Terrestrial mammal legislation and derogation licences
ECOFACT staff are experts in relation to surveys, protection legislation, derogation licences and impact assessment and mitigation for terrestrial mammals. Terrestrial mammal protection legislation for both Ireland and Northern Ireland is outlined below.
- In Ireland the Wildlife Act, 1976 and the Wildlife Amendment Act, 2000 are the principal statutory provisions providing for the protection of Wildlife (both Flora and Fauna) and the control of activities which may impact adversely on the conservation of Wildlife.
- In Northern Ireland, the main legislation is contained in the Wildlife (Northern Ireland) Order 1985 (as amended), the Nature Conservation and Amenity Lands (Northern Ireland) Order 1995, and The Environment (Northern Ireland) Order 2002.
Certain mammal species (i.e. Otter and Lesser Horseshoe bat) are also listed on Annex II of the EU Habitats Directive (1992) and are afforded further protection. The domestic legislation that implements this Directive gives strict protection to individual bats and their breeding and resting places. Bat species are also protected under the Bonn Convention and the Bern Convention (Appendix II).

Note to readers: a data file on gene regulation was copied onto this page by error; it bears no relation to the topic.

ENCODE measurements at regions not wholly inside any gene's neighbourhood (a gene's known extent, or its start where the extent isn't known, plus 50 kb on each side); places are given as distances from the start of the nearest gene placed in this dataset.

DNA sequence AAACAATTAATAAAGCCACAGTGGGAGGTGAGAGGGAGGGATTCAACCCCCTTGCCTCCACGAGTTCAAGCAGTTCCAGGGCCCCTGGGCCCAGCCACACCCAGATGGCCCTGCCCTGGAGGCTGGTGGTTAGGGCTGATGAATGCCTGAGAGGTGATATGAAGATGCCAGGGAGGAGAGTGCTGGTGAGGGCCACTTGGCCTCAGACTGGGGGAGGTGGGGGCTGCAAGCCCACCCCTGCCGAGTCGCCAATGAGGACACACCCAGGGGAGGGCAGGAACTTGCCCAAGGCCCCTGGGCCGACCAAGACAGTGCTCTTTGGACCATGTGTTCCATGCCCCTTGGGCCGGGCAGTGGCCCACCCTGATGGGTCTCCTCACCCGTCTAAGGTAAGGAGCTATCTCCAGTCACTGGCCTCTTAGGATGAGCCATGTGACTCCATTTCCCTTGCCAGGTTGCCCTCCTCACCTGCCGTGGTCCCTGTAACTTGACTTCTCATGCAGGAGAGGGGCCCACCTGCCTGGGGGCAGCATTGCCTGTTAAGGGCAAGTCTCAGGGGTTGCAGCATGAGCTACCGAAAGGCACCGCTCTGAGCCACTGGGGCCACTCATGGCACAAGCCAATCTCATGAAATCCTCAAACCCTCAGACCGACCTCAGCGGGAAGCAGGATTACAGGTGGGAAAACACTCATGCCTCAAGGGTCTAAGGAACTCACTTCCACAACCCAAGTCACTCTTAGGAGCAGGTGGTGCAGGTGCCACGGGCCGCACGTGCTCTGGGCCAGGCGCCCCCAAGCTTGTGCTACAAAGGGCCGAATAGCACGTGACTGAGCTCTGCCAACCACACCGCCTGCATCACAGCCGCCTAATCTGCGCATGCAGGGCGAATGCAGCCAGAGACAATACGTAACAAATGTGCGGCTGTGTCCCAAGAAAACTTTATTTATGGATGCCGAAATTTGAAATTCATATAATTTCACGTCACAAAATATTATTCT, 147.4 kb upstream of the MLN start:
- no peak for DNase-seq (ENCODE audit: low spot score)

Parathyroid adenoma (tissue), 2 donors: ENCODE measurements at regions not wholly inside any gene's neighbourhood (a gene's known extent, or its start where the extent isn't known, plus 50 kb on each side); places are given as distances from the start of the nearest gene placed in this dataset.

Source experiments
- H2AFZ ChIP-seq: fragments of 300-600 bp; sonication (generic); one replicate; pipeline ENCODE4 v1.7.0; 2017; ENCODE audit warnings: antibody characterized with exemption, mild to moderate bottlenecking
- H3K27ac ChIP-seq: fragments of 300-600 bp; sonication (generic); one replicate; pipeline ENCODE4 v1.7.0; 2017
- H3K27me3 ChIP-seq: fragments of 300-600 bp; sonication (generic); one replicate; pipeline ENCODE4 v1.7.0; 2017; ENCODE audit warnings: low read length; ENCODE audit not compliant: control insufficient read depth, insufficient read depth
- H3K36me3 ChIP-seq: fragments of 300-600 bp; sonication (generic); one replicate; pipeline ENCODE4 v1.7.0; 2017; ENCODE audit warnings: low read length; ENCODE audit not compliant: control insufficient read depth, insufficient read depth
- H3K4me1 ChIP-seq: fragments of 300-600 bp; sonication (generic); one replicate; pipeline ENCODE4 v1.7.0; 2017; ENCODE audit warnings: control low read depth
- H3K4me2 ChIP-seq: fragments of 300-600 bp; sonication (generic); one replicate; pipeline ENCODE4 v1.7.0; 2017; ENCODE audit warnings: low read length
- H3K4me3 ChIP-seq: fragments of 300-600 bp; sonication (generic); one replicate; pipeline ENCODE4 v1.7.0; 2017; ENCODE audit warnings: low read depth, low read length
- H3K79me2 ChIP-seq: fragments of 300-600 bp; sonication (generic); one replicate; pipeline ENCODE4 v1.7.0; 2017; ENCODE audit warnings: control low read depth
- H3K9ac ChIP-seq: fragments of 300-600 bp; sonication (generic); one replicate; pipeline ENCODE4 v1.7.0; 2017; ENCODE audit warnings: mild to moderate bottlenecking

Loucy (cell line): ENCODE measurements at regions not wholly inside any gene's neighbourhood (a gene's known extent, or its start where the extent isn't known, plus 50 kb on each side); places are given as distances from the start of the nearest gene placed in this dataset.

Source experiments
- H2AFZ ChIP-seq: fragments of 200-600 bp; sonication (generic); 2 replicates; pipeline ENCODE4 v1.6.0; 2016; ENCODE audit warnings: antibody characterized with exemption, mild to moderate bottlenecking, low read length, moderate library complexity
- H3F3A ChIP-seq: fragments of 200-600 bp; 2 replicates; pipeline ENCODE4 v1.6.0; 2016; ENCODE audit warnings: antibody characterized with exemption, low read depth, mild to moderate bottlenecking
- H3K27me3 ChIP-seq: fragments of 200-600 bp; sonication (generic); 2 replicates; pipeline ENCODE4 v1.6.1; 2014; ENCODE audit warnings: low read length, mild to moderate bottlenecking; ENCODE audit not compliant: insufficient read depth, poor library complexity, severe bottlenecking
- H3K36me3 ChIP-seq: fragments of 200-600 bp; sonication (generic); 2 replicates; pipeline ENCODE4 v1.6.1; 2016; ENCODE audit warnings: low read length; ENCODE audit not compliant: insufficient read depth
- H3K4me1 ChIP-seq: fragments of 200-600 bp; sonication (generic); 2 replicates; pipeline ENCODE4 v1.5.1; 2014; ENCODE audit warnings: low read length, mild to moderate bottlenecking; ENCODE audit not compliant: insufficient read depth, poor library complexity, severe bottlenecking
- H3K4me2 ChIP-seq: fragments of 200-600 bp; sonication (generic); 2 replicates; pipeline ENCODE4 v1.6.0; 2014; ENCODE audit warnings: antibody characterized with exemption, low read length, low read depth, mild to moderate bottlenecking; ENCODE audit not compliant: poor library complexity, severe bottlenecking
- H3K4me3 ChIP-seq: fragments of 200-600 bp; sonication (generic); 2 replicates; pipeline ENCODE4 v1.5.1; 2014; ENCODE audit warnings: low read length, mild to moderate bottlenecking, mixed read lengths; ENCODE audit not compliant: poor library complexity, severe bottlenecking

- In Ireland the European Communities (Birds and Natural Habitats) Regulations (2011) consolidate the European Communities (Natural Habitats) Regulations 1997 to 2005 and the European Communities (Birds and Natural Habitats)(Control of Recreational Activities) Regulations 2010.
- The Conservation (Natural Habitats and Habitats of Species) Regulations (Northern Ireland) 1995 (as amended) transpose the Habitats Directive in relation to Northern Ireland.
All bat species, along with otter are also listed on Annex IV of the EU Habitats Directive. The national legislation that implements this directive gives strict protection to Annex IV species and their breeding and resting places.
Where a proposed development will affect a site known to be used by such species, consideration needs to be given to the likely impact on the population. Article 16 of the Habitats Directive provides for derogation licences to be issued “provided there is no satisfactory alternative and the derogation is not detrimental to the maintenance of the populations of the species concerned at a favourable conservation status“.
For more information on protected terrestrial mammal species in Ireland, please click here.
Our staff have extensive experience in advising on, and making the preparations necessary to secure derogation licences.